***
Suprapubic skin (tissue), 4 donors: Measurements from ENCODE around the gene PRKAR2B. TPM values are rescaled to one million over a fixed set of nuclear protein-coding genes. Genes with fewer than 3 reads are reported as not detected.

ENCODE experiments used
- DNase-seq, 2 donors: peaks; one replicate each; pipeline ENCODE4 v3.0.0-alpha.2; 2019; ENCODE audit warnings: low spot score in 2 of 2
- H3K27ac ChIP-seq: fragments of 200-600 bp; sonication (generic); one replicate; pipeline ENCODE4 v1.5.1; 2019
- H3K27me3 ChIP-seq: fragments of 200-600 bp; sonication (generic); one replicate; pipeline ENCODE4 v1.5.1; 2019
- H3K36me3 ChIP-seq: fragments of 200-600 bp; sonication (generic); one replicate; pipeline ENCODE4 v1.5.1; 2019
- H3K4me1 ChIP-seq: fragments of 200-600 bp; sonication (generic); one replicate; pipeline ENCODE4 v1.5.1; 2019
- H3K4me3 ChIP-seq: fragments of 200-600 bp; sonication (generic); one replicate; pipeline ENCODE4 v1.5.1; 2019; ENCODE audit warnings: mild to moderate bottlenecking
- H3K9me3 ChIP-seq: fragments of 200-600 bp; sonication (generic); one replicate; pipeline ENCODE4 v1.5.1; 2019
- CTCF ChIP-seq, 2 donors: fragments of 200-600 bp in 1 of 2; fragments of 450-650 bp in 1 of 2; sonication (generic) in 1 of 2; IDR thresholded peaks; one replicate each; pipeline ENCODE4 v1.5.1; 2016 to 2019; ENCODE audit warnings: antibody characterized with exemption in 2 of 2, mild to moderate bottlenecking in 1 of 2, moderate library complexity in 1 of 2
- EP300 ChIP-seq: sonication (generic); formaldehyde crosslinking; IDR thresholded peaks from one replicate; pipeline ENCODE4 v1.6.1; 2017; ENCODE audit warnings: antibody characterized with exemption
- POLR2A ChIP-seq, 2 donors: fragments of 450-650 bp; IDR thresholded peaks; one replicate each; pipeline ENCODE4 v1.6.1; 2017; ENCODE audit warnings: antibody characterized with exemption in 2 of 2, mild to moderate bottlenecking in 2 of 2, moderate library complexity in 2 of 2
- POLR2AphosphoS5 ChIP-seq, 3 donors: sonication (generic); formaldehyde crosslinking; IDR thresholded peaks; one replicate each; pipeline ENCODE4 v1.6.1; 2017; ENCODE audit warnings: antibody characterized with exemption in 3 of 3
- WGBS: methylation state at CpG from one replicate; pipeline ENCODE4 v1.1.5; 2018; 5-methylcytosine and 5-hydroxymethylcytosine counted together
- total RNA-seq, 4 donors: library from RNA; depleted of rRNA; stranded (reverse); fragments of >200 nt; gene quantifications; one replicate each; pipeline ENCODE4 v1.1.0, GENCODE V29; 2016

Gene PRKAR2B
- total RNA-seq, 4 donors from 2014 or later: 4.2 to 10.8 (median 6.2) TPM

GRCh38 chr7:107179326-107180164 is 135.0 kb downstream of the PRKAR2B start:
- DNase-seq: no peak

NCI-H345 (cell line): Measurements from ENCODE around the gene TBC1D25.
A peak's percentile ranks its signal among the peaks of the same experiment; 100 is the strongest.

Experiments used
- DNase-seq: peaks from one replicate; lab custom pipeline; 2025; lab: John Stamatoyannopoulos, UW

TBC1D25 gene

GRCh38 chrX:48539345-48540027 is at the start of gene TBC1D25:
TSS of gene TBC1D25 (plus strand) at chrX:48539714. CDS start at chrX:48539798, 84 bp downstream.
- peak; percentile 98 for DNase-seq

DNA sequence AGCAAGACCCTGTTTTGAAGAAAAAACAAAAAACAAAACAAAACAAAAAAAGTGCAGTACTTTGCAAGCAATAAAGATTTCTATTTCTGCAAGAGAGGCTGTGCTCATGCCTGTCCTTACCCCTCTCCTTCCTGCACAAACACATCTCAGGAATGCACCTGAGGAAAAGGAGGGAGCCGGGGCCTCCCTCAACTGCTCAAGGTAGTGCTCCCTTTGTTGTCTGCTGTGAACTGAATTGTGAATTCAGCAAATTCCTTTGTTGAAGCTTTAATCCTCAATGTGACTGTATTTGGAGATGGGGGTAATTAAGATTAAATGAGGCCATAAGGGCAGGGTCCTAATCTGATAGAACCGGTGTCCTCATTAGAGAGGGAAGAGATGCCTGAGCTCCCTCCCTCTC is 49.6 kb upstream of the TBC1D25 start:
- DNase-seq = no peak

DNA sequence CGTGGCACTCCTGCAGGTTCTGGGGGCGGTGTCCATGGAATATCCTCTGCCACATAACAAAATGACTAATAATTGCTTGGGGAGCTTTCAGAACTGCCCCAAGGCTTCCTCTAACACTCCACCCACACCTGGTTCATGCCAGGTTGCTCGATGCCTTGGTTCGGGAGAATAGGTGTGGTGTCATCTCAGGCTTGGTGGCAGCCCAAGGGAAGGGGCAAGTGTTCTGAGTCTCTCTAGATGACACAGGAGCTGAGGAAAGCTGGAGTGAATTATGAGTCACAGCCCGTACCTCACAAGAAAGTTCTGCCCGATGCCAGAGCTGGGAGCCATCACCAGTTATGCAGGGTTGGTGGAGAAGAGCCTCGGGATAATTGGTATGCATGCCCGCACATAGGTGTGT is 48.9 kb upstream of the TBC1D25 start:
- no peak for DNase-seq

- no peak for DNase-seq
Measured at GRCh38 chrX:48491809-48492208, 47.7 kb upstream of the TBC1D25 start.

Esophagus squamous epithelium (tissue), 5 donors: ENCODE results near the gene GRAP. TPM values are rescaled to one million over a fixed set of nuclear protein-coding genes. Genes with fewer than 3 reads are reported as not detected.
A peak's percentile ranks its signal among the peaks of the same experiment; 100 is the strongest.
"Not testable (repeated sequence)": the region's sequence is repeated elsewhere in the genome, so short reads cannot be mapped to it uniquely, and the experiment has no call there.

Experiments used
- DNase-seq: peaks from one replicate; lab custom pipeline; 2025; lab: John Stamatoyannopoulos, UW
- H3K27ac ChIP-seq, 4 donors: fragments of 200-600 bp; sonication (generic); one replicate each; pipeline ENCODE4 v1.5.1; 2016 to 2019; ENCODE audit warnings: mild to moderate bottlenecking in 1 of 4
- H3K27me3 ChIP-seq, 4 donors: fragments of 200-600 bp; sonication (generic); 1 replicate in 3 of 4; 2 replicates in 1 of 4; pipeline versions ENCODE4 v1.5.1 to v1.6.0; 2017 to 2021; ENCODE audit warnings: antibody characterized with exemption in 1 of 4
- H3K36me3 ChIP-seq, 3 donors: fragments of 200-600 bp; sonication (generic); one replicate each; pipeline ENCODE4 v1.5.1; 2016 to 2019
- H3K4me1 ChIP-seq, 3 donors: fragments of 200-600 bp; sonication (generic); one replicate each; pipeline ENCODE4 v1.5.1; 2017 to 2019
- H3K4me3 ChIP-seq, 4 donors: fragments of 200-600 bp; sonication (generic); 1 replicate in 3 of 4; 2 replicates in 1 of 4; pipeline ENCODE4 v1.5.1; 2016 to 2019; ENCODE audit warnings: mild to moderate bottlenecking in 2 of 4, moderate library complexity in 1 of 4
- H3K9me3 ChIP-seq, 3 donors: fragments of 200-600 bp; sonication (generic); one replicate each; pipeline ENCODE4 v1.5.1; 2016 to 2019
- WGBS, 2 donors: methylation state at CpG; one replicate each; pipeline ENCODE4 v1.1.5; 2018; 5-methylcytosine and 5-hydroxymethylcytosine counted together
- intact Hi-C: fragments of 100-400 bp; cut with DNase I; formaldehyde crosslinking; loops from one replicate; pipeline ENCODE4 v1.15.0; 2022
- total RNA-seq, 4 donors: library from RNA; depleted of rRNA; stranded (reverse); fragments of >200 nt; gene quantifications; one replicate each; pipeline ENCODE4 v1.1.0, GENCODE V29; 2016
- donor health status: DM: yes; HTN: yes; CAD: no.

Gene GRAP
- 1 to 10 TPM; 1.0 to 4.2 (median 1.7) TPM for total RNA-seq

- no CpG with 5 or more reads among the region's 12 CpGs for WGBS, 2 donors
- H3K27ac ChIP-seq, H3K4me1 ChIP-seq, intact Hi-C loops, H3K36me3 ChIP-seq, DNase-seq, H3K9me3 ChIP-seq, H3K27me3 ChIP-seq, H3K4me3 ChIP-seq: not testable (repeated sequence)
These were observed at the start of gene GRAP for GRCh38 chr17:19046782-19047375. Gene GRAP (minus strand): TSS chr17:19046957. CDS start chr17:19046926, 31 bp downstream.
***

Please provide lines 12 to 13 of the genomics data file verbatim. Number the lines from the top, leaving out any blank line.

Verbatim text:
- POLR2A ChIP-seq, 2 donors: fragments of 450-650 bp; IDR thresholded peaks; one replicate each; pipeline ENCODE4 v1.6.1; 2017; ENCODE audit warnings: antibody characterized with exemption in 2 of 2, mild to moderate bottlenecking in 2 of 2, moderate library complexity in 2 of 2
- POLR2AphosphoS5 ChIP-seq, 3 donors: sonication (generic); formaldehyde crosslinking; IDR thresholded peaks; one replicate each; pipeline ENCODE4 v1.6.1; 2017; ENCODE audit warnings: antibody characterized with exemption in 3 of 3